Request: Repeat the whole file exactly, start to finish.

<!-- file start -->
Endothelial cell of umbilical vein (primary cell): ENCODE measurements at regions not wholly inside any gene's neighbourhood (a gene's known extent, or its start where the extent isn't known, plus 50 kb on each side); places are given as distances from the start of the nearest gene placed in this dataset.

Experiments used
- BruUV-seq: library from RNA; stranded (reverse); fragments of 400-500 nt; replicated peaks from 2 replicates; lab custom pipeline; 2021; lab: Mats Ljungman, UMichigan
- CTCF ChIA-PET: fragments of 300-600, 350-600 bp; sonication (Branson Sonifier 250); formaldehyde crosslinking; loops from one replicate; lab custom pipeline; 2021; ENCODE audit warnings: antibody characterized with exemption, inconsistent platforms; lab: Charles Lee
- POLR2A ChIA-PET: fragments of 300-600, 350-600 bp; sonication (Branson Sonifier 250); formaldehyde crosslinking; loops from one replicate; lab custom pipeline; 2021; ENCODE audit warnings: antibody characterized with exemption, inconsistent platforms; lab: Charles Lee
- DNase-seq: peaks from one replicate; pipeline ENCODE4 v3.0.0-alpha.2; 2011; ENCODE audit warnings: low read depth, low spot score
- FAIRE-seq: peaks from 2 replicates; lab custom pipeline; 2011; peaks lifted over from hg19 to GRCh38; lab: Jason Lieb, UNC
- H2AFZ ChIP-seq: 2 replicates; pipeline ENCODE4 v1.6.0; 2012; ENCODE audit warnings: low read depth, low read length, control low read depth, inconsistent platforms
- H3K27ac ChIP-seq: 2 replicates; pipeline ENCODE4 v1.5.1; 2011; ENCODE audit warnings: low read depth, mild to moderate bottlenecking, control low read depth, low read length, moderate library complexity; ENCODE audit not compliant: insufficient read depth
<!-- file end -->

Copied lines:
Endothelial cell of umbilical vein (primary cell): ENCODE measurements at regions not wholly inside any gene's neighbourhood (a gene's known extent, or its start where the extent isn't known, plus 50 kb on each side); places are given as distances from the start of the nearest gene placed in this dataset.

Experiments used
- BruUV-seq: library from RNA; stranded (reverse); fragments of 400-500 nt; replicated peaks from 2 replicates; lab custom pipeline; 2021; lab: Mats Ljungman, UMichigan
- CTCF ChIA-PET: fragments of 300-600, 350-600 bp; sonication (Branson Sonifier 250); formaldehyde crosslinking; loops from one replicate; lab custom pipeline; 2021; ENCODE audit warnings: antibody characterized with exemption, inconsistent platforms; lab: Charles Lee
- POLR2A ChIA-PET: fragments of 300-600, 350-600 bp; sonication (Branson Sonifier 250); formaldehyde crosslinking; loops from one replicate; lab custom pipeline; 2021; ENCODE audit warnings: antibody characterized with exemption, inconsistent platforms; lab: Charles Lee
- DNase-seq: peaks from one replicate; pipeline ENCODE4 v3.0.0-alpha.2; 2011; ENCODE audit warnings: low read depth, low spot score
- FAIRE-seq: peaks from 2 replicates; lab custom pipeline; 2011; peaks lifted over from hg19 to GRCh38; lab: Jason Lieb, UNC
- H2AFZ ChIP-seq: 2 replicates; pipeline ENCODE4 v1.6.0; 2012; ENCODE audit warnings: low read depth, low read length, control low read depth, inconsistent platforms
- H3K27ac ChIP-seq: 2 replicates; pipeline ENCODE4 v1.5.1; 2011; ENCODE audit warnings: low read depth, mild to moderate bottlenecking, control low read depth, low read length, moderate library complexity; ENCODE audit not compliant: insufficient read depth